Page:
- Mark Wilson/Getty Images
- Senate Republicans are attempting to pass their tax bill using budget reconciliation, meaning it would require only a simple-majority vote.
- A bill passed through reconciliation must also abide by the Byrd rule, which says it can’t add to the federal debt outside of a 10-year window.
- An analysis using the Penn-Wharton budget model found that the current Senate GOP tax bill failed that test.
The Senate GOP’s legislation to overhaul the federal tax code would not pass the chamber because it does not abide by a critical budget rule, a new analysis found.
The University of Pennsylvania’s Wharton School model found that the current iteration of the Senate’s tax bill, called the Tax Cuts and Jobs Act, would decrease federal revenue and add to the national debt outside of a 10-year window. That would mean the bill could not qualify for budget reconciliation, the process that Republicans are trying to use to pass it.
Reconciliation would allow Senate Republicans, who control 52 seats, to pass the bill with a simple-majority vote without being subject to a Democratic filibuster.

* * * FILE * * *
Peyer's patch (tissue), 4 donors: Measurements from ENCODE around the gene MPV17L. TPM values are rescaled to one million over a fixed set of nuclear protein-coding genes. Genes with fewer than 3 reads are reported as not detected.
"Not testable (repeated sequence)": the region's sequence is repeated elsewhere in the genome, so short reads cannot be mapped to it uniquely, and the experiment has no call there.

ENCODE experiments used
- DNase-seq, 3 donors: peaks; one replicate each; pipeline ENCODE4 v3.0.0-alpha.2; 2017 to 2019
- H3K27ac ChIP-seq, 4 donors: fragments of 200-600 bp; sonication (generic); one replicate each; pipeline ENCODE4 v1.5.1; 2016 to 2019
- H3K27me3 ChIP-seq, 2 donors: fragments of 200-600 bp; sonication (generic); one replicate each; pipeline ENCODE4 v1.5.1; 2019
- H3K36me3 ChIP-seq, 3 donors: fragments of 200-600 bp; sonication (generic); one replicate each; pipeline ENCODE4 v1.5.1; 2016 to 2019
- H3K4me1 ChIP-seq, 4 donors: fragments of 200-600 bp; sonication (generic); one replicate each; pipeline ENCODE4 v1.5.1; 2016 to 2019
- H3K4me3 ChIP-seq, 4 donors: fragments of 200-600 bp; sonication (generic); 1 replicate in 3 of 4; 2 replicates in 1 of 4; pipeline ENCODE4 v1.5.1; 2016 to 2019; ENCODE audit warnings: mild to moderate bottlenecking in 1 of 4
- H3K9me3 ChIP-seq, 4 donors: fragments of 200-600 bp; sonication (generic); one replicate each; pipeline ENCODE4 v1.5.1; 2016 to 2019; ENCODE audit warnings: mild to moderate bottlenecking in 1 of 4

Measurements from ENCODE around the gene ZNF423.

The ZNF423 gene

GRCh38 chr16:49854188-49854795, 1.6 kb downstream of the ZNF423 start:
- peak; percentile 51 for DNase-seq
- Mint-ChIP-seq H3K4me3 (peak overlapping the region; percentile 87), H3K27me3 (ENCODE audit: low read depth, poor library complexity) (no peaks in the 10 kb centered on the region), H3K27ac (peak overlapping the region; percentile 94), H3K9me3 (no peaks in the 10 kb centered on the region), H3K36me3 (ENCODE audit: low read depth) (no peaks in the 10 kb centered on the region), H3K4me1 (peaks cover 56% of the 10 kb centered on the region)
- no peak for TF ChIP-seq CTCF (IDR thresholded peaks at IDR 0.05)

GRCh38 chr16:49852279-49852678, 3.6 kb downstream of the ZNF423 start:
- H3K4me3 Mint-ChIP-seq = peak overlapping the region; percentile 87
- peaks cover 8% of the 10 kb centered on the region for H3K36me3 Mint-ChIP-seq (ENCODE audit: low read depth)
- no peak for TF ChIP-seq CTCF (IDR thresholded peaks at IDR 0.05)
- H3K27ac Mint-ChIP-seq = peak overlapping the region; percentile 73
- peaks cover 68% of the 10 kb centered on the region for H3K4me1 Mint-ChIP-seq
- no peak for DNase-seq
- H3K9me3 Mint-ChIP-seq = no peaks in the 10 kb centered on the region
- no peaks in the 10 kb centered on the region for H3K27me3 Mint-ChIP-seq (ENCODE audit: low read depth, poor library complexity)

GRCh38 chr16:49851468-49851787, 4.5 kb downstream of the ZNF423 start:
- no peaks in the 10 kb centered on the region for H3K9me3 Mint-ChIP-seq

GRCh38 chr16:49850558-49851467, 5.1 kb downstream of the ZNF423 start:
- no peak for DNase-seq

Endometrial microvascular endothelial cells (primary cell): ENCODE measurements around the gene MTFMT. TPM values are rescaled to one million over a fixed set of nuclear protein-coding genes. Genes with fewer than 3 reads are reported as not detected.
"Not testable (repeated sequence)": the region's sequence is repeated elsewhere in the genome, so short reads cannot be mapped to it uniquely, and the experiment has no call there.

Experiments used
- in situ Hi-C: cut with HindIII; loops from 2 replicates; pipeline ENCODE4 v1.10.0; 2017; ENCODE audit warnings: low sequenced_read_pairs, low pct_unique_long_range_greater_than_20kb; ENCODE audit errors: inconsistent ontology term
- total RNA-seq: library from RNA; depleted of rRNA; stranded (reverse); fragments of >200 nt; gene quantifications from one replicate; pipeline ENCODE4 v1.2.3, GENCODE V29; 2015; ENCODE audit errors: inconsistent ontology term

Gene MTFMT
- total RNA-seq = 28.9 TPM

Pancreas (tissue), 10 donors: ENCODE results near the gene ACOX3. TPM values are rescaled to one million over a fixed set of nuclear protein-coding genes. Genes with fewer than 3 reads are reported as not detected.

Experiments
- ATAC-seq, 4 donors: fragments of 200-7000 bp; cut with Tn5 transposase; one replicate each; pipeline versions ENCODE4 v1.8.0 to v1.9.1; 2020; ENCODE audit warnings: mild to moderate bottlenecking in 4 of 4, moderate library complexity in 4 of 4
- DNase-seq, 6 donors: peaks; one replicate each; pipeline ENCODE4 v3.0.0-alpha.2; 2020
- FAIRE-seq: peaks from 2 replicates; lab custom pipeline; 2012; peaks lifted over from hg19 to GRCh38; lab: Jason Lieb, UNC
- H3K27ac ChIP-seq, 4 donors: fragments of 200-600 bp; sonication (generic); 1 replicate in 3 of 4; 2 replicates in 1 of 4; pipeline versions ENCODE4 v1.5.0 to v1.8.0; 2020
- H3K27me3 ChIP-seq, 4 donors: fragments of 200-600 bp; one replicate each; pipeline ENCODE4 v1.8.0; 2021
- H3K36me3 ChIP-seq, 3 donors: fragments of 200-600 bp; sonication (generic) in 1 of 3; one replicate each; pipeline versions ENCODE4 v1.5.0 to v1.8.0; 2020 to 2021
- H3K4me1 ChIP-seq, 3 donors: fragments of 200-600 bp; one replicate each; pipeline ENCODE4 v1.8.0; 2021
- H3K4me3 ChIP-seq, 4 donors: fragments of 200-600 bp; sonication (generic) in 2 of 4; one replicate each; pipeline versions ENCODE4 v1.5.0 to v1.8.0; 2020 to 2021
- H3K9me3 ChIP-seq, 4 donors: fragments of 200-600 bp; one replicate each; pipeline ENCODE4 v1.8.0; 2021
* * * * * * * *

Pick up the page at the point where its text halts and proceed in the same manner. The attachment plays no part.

But to be considered under reconciliation, a bill must adhere to a slew of rules. That includes the Byrd rule, which has two key provisions: It can add only a specified amount to the debt in a 10-year window – in the Senate bill’s case, $1.5 trillion – and can’t add any debt past then.
According to the Penn model, the bill passes the first provision but fails the second:
- Senate Republicans got the bill to come in under the $1.5 trillion threshold by ending some tax cuts after the 10-year window – for instance, all the proposed individual tax cuts would end after 2025.
- But the bill’s proposed permanent cuts in areas like corporate taxes would cause it to add to the deficit outside of the 10-year window. The bill would increase the deficit for six years outside of that window.
“In each of the years between 2027 and 2033, PWBM projects that the bill will continue to reduce revenues net of outlays, not including the additional costs of debt service,” the Penn report said. “In contrast, the Byrd rule prohibits a decrease in net revenue in any year after the 10-year budget window, not just revenue neutrality across time after the first 10 years. As a result, by our calculations, the Senate’s TCJA (amended) does not satisfy one of the key requirements of the Byrd rule.”
That would require Senate Republicans to change the bill substantially to get it through the chamber – or find a way to get each member of their conference plus eight Democrats on board.
The Penn model is not the official congressional arbiter of whether the bill complies with the Byrd rule. That falls to the Joint Committee on Taxation, which has not yet released a detailed analysis or the Senate bill as it relates to compliance with the rule.